We have been working alongside Romsey Mill Children’s Centre to give young parents and their babies the opportunity to develop a sustained relationship with the Fitzwilliam Museum through a variety of experiences, leading participants to a Creative Families Award.
We recently enjoyed another varied and exciting session with our Creative Families! The young parents and babies have attended the museum a number of times now, and through their experiences and interactions have helped the project to progress very naturally. Find out more about the project in our first blog post.
This time we were thinking about artists and their work. Previously, the children had shown a lot of interest in natural objects, particularly those hanging from a mobile on the ceiling of our art studio! This got us thinking about artists who have been inspired by the natural world, and Henry Moore instantly sprang to mind.
We spent some time together enjoying the unique atmosphere of the museum’s twentieth-century gallery. The babies were given resources to help them tune into key aspects of the artworks that we thought might be of interest: complementary colours to arrange and rearrange; highly textured items; and bold, geometric shapes. It was interesting that the objects that seemed to interest the babies the most this time were curved surfaces and round objects that they could cup in their hands.
This led beautifully into looking at Henry Moore’s sculpture ‘Mother and Child with Apple’. We playfully recreated the image by taking photos of the mother and baby pairs holding a toy apple. The parents in the group were quick to see links between the family portraits by Henry Moore and the images of the Holy Family in the Madonnas and Miracles exhibition next door.
We took advantage of a beautifully sunny day to get outside and see Moore’s ‘Hill Arches’. Here it was interesting to note that the group split, with each mother and baby playing together as partners, responding to each other and the sculpture with seemingly little reference to other participants or the facilitators. I mentioned to the group that some people sense an idea of family when looking at this piece and one of the parents commented, ‘Oh yeah! I see – male, female and baby!’ indicating different elements of the sculpture.
Again, the curving round shapes seemed to resonate powerfully with the families, with babies and mums taking time to cuddle and connect with each other in the embrace of the sculpture itself.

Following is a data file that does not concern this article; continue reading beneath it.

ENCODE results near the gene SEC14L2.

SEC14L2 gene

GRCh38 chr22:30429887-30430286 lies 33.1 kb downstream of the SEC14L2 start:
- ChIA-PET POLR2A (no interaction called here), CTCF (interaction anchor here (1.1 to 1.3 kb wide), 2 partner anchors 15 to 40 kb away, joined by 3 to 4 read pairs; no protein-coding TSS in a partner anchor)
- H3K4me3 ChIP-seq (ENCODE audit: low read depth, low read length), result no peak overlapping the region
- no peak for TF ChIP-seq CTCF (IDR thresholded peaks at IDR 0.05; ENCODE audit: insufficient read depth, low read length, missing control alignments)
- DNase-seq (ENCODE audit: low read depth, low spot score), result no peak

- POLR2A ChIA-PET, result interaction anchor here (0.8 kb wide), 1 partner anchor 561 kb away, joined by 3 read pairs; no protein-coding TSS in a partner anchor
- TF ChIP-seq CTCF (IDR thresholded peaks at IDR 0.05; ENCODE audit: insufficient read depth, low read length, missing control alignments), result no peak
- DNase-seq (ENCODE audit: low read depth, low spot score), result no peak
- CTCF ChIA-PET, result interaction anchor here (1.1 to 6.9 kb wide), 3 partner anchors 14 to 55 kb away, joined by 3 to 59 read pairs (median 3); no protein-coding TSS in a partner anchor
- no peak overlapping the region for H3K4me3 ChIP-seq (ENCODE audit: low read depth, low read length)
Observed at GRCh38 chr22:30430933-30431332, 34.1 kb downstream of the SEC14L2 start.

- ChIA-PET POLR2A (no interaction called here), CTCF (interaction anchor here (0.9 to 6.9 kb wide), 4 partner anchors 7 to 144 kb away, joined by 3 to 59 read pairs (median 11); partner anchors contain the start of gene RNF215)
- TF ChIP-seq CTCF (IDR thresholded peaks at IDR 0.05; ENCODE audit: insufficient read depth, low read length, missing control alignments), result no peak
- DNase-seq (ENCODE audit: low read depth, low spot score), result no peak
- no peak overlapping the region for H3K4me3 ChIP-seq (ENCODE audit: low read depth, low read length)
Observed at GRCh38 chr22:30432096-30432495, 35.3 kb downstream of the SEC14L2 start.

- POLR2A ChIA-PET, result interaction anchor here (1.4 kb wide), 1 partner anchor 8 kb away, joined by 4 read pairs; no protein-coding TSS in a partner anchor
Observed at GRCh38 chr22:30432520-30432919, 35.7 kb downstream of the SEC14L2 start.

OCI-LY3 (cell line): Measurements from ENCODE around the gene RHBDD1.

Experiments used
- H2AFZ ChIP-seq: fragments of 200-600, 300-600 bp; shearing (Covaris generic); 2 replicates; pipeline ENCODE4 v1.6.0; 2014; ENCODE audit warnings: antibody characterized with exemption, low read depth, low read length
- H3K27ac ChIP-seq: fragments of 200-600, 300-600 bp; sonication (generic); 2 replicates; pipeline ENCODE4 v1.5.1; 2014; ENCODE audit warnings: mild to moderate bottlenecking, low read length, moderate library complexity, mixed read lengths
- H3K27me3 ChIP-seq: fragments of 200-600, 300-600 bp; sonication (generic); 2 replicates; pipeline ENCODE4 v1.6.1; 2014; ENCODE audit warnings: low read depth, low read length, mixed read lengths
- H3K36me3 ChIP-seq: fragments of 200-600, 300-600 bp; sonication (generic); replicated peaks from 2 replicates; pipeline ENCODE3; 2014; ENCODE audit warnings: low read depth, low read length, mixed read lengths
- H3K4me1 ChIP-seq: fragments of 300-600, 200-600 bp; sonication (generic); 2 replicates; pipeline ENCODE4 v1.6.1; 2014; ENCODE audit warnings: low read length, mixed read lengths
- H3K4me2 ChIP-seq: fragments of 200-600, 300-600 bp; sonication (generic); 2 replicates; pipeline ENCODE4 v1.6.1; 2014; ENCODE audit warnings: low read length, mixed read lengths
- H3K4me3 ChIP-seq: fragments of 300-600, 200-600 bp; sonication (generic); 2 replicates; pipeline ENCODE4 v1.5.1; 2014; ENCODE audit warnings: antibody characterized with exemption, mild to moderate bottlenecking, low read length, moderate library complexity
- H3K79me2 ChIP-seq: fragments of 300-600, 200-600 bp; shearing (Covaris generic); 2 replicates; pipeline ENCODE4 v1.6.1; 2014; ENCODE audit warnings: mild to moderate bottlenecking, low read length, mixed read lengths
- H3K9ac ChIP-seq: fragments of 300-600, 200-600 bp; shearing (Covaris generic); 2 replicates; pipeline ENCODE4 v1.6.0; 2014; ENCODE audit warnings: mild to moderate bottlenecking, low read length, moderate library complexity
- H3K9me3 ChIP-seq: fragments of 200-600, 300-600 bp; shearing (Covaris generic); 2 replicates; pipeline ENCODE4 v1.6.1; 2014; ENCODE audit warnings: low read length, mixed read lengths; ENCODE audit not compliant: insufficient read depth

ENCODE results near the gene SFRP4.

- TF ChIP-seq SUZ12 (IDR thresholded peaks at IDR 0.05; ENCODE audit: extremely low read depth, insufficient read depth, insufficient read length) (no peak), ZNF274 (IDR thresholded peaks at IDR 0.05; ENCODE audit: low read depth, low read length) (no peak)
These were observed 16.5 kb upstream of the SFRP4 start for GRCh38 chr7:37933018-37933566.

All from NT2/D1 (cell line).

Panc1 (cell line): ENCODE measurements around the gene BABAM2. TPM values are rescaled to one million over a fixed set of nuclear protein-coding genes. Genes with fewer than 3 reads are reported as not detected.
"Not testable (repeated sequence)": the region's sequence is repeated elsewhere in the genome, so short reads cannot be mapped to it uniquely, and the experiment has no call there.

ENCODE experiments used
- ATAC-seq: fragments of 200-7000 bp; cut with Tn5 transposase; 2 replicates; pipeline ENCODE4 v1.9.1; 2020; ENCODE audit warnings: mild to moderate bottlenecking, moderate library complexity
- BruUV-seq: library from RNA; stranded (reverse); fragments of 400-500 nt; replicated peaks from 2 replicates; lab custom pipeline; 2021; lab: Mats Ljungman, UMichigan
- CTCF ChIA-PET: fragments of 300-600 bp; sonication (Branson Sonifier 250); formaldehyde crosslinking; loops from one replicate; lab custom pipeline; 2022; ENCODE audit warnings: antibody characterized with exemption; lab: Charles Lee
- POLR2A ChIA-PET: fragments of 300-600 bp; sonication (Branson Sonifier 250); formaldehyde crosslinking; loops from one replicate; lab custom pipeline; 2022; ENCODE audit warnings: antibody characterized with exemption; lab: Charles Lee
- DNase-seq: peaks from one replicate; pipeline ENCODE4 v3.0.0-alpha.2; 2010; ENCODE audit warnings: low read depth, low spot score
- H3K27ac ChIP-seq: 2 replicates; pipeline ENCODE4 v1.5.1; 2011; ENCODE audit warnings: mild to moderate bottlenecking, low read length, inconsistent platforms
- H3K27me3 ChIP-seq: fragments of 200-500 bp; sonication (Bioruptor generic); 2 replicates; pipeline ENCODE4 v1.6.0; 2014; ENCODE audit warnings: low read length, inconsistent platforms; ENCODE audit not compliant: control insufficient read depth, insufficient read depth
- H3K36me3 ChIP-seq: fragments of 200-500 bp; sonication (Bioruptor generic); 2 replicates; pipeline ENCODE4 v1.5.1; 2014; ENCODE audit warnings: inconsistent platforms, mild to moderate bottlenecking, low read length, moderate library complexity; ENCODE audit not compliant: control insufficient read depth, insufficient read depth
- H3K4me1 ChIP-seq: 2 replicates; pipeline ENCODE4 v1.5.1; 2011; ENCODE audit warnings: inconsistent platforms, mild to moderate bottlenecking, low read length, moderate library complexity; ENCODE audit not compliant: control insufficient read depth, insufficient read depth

We extended the interest in natural shapes and their possibility for movement by making mobiles. We used sticks, shells, pieces of textured bark and sinuous twirling ribbons, which were selected by the parents based on the children’s interests. In early years practice we are often encouraged to focus on process over product, valuing experiences over physical objects, however, during this course, and this session in particular, I have become increasingly aware of the importance of the product as part of the process. One of the mums articulated that it’s important to her to create these physical mementos of experiences she has had with her son. Their art works always include their names and dates, marking the moment they were created for future reference. Creative Families, in contrast to a one-off, drop in visit, is about forming a relationship between the family and the museum, and the art objects that the families make and take away to display in their home and share with other people are a crucial aspect of that process.
‘I really enjoy it, and so does my son.’
‘Loved going outside with the sculpture’
To find out what else is happening at the Fitzwilliam Museum for babies, toddlers and preschoolers, please contact Nicola Wallis.
With grateful thanks Cape UK, Humber Museums Partnership, Abigail Hackett & the Team at Manchester Metropolitan University for their support with developing this project, and to Alison Ayers and Nathan Huxtable for photography assistance with the delivery of the gallery and studio workshop.